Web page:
Private Equity: If you’re an angel investor, then you’ve probably made a private equity investment. Private equity is composed of funds that are directly invested in private companies.

Other Investments: Any investments, except in real estate, that have not been accounted for should go here.

3. Real Estate:

Primary Residence: Your home is definitely an asset (except in the case of an accredited investor with $1+ million net worth). The value of your home hinges on the recent sold prices of similar homes in your area, taking into consideration the differences in land size, renovation, layout, etc. You can estimate the value of your primary residence by either consulting a truthworthy real estate agent, using a site like Zolo if you’re in the US, or the Home To Be app if you’re in Canada.

Income Property: Income properties, as the name implies, are residential real estate properties that generate income, whether through renting or AirBnB. You could evaluate the value of your income properties the same way you would your home.

Land: Any vacant lands that you own.

Real Estate Crowdfunding: Real estate crowdfunding pools capital from institutional and retail investors to fund residential or commercial real estate projects.

Other Real Estate: If you own other real estate assets, please include them in the “Other Real Estate” row on the spreadsheet.

4. Other Assets:

Loan(s) Receivable: Personal loans that you’ve given out to friends and family. This is money that’s owed to you.

Life Insurance Cash Value: Cash value component in a permanent life insurance, which allows policyholder to borrow against it, pay policy premiums, etc.

Vehicle(s): Your cars, trucks and boats have values too. You could use an online tool, like this one, this one or this one, to evaluate how much they’re currently worth. Ideally, you want to use multiple tools, and take the average value.

Electronics: Anything from TVs, laptops, smartphones, down to the latest PlayStation counts. Want to know their current value? Check for comparables on Kijiji.

Furnishings: Furnishings that have resale value include couches, dining tables, beds, coffee tables, desks, bookshelves and display cabinets.

Appliances: This includes your fridge, oven, range, stove, microwave, washer, dryer, dishwasher, etc. You get the idea.

Collectibles & Antiques: Certain art pieces and antiques can also become part of your assets. Have their values appraised by a professional appraiser.

Jewellery: You can also have your engagement rings, gold & diamond jewellery appraised.

Other Assets: If you own any other personal assets that have not already been counted, add the value in “Other Assets”.

LIABILITIES

Contrary to assets, liabilities are monetary obligations that you owe.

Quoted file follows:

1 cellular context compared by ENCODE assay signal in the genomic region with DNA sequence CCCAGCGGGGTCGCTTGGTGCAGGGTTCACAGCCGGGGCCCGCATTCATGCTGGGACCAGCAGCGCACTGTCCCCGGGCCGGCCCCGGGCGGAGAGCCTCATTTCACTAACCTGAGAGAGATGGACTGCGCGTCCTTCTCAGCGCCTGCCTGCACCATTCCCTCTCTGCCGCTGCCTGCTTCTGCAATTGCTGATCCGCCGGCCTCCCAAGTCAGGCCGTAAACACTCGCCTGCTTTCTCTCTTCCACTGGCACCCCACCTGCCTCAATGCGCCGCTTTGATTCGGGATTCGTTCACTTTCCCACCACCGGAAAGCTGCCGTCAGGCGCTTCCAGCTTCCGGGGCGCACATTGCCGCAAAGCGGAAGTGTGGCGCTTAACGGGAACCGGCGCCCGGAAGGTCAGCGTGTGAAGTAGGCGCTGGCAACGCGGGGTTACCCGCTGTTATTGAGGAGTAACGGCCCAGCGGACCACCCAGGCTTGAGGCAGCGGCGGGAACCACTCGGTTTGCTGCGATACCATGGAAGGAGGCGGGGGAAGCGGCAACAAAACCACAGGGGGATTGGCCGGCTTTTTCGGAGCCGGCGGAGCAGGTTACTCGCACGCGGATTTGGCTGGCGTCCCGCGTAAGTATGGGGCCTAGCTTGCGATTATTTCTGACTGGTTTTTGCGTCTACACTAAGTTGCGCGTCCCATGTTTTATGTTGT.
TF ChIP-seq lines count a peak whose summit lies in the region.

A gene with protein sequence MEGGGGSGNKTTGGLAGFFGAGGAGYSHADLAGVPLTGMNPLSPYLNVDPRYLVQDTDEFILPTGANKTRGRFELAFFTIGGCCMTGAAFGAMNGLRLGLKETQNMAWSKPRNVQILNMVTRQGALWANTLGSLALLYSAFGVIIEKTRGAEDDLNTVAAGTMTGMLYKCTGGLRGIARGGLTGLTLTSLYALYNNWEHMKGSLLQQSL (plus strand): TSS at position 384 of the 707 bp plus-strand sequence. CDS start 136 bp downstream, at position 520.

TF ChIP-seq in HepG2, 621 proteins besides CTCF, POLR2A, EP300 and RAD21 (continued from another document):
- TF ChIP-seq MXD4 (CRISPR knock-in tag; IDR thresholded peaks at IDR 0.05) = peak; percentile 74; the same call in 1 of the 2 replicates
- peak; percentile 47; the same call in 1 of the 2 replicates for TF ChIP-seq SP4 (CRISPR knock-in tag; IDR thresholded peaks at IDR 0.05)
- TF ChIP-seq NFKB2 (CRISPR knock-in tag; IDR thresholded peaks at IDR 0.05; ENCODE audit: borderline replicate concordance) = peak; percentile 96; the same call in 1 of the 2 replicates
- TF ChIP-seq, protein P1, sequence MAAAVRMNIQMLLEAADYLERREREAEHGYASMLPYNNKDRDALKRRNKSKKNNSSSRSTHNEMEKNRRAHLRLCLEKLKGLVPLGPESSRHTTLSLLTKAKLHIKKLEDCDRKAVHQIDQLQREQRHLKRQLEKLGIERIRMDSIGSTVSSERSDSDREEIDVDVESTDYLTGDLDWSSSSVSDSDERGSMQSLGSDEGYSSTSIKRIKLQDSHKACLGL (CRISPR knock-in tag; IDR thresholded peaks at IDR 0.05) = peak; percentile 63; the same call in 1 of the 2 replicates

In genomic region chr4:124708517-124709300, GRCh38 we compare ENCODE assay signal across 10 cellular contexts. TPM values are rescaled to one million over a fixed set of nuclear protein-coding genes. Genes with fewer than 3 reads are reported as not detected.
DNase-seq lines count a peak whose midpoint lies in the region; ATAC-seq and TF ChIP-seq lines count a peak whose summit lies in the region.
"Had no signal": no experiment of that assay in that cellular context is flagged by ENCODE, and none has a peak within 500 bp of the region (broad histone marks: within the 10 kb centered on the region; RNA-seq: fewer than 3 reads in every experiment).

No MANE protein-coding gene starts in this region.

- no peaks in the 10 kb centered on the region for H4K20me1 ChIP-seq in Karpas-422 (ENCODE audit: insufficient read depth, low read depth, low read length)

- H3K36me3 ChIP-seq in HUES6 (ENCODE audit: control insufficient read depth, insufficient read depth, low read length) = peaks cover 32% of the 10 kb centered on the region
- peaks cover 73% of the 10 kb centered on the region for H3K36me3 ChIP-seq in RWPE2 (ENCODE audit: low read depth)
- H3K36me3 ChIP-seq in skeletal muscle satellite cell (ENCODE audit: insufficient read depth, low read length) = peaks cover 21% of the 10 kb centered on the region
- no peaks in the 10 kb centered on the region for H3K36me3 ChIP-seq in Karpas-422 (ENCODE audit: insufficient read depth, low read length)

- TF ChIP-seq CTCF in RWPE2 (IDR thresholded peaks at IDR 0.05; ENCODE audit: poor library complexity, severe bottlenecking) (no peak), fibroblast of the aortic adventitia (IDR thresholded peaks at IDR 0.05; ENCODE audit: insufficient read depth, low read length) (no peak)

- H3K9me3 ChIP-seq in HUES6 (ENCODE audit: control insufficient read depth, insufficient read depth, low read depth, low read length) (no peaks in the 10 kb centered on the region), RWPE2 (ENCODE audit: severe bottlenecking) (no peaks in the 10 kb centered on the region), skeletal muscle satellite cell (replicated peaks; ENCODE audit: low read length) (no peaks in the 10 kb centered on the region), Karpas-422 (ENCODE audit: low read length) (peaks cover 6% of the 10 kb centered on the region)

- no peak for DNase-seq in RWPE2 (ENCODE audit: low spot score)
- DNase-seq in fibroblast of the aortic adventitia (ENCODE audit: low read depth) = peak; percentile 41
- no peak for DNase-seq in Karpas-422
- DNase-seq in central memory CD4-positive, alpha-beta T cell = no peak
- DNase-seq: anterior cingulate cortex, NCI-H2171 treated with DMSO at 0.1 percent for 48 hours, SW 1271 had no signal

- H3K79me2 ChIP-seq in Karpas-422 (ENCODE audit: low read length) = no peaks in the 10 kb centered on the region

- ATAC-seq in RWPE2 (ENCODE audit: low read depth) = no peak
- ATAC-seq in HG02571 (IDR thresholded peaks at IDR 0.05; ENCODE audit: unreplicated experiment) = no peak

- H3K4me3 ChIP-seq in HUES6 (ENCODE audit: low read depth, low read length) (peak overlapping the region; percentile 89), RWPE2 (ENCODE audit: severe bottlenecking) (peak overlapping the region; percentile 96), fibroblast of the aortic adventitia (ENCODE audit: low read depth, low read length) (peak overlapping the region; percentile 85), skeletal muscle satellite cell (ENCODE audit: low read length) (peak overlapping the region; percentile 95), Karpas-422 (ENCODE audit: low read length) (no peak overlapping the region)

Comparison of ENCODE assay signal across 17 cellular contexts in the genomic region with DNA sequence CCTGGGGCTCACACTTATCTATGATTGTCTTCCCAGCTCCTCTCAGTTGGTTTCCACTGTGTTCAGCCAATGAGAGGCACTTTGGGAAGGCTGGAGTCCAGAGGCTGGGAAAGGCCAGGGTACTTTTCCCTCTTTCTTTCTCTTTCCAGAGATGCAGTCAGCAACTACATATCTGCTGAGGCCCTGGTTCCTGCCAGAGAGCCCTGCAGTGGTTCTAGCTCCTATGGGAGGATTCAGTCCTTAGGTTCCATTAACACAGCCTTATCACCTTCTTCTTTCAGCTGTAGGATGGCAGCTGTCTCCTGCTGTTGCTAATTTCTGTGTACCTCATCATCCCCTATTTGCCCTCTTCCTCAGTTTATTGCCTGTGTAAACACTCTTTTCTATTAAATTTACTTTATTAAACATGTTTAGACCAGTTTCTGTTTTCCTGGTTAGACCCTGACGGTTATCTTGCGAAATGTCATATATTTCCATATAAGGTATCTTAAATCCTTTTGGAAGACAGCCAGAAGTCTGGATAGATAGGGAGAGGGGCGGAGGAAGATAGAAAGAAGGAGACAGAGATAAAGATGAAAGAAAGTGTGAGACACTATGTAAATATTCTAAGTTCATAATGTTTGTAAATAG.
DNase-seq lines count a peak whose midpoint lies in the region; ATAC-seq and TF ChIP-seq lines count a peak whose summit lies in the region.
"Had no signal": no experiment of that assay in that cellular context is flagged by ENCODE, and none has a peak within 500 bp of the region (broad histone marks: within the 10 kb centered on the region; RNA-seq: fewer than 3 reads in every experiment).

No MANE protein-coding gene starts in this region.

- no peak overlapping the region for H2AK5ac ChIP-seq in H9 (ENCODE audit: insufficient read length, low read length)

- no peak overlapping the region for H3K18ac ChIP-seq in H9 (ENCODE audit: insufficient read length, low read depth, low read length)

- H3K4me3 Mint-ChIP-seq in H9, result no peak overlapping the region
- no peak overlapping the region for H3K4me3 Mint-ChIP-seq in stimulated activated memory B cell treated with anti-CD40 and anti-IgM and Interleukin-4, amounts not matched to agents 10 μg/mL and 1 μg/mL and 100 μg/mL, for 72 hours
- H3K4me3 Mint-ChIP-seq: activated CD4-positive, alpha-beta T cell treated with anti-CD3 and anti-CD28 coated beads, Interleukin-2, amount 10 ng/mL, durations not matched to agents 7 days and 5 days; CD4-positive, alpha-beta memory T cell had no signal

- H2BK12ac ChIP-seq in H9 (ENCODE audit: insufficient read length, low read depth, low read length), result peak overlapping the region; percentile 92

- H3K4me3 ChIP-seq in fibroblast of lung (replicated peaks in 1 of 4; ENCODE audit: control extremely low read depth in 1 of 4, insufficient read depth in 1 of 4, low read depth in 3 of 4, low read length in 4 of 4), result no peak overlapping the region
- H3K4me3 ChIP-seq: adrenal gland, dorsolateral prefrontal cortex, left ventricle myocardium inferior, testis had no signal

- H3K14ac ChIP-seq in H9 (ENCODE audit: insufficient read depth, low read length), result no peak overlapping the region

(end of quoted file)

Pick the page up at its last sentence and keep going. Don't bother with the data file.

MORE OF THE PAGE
I broke them down into these categories on my spreadsheet: short-term debts, mortgages, and long-term debts.

1. Short-Term Debts:

Credit Card(s): The current balance on each of your credit cards.

Line(s) of Credit: The current balance on your lines of credit.

Legal Fees: If you owe any legal fees, include them here.

Taxes Owed: Any outstanding tax obligations.

Other Short-Term Debts: All other short-term debts should be included in the “Other Short-Term Debts” row.

2. Mortgages:

Primary Residence: The balance of your mortgage on your primary residence. Find out your outstanding balance by contacting your mortgage provider.

Income Property: Similarly, if you have mortgages on your income properties, add the balances here.

Land: Mortgages on the lands you own.

Other Mortgage(s): Other types of mortgages that have not already been accounted for yet.

3. Long-Term Debts:

Student Loan(s): You can usually find out how much you owe on your student loans by logging on to online banking or calling your loan provider.

Vehicle Loan(s)/Lease(s): If you’ve financed a vehicle, include the loan amount here. If you’re leasing a car, add the remaining lease amount here (monthly payment x number of months left on the lease).

Medical Debts: If you have medical debts, add them here.

Home Equity Loans: Home equity loans allow you to borrow against the value of your house. This is also known as HELOC (home equity line of credit).

Bank Loans: If you’ve taken out loans from the bank (not through credit cards or lines of credit), add them here.

Personal Loans: If you’ve borrowed money from family or friends, that too counts towards your liabilities.

Other Long-Term Debts: Other long-term debts that have not already been accounted for yet.

NET WORTH

Once you fill in the spreadsheet with your numbers, scroll down to the very bottom. Voila! Your net worth.

Congratulations! You’ve just taken a very important step towards improving your finances.

Aim to calculate your net worth at the end of every month, and the spreadsheet would also automatically calculate the month-over-month changes in your net worth.

From my personal experience, I know that tracking my net worth every month keeps me motivated, and seeing my net worth increasing exponentially over time always makes me smile. I hope that you will enjoy the process too.

Don’t forget to download your own net worth tracking spreadsheet if you haven’t already.

Get Your Free Net Worth Tracking Spreadsheet

You’ll also be among the first to be notified of new content on Casual Money Talk. 

Category: InvestingRetirement

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Article by: Flora Pang

Flora is a personal finance blogger, digital marketer, and lover of Lego products. You can catch her rambling about money on Facebook, Twitter, and Pinterest.